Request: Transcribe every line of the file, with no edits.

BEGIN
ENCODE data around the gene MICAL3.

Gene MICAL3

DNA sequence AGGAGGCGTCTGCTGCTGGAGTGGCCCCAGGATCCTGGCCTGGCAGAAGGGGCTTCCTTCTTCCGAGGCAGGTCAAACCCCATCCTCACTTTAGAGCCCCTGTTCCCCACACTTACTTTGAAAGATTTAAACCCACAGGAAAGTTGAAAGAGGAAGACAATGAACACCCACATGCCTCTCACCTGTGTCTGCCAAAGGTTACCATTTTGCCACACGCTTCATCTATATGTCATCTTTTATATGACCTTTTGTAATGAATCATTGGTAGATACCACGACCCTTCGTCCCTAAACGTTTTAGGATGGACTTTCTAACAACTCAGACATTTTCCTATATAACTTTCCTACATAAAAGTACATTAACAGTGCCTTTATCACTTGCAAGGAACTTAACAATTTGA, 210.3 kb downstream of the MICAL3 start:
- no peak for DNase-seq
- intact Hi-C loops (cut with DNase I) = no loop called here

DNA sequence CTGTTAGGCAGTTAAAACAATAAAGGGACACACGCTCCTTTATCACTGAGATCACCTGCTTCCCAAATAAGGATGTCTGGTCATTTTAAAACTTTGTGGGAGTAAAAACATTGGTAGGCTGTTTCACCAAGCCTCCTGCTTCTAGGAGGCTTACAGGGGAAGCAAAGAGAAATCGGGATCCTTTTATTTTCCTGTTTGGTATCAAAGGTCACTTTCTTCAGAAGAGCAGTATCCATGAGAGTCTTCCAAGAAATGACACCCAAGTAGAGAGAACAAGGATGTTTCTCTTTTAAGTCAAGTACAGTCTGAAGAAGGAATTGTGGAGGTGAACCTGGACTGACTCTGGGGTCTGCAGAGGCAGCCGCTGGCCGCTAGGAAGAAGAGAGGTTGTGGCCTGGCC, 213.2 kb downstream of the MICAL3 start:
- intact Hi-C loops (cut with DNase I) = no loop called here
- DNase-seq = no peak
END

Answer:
ENCODE data around the gene MICAL3.

Gene MICAL3

DNA sequence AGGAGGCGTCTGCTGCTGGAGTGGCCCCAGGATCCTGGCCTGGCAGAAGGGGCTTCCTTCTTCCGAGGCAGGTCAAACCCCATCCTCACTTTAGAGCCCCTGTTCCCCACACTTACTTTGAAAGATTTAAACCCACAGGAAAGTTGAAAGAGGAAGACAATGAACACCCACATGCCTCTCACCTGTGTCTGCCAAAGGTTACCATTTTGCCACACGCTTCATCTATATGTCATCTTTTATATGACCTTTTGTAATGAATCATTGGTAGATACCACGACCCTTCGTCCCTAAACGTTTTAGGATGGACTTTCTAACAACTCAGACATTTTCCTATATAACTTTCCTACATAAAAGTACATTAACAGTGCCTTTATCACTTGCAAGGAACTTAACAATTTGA, 210.3 kb downstream of the MICAL3 start:
- no peak for DNase-seq
- intact Hi-C loops (cut with DNase I) = no loop called here

DNA sequence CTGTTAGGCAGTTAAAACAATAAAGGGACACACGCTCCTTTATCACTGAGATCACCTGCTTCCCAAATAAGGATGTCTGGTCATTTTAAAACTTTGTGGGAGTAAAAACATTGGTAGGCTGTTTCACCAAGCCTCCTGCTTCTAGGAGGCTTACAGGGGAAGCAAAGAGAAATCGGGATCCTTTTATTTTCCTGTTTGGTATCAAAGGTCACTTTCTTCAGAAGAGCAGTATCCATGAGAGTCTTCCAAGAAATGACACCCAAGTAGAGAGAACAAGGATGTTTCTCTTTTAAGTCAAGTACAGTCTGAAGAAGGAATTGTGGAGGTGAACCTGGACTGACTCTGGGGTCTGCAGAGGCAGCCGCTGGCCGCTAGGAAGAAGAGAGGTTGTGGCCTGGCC, 213.2 kb downstream of the MICAL3 start:
- intact Hi-C loops (cut with DNase I) = no loop called here
- DNase-seq = no peak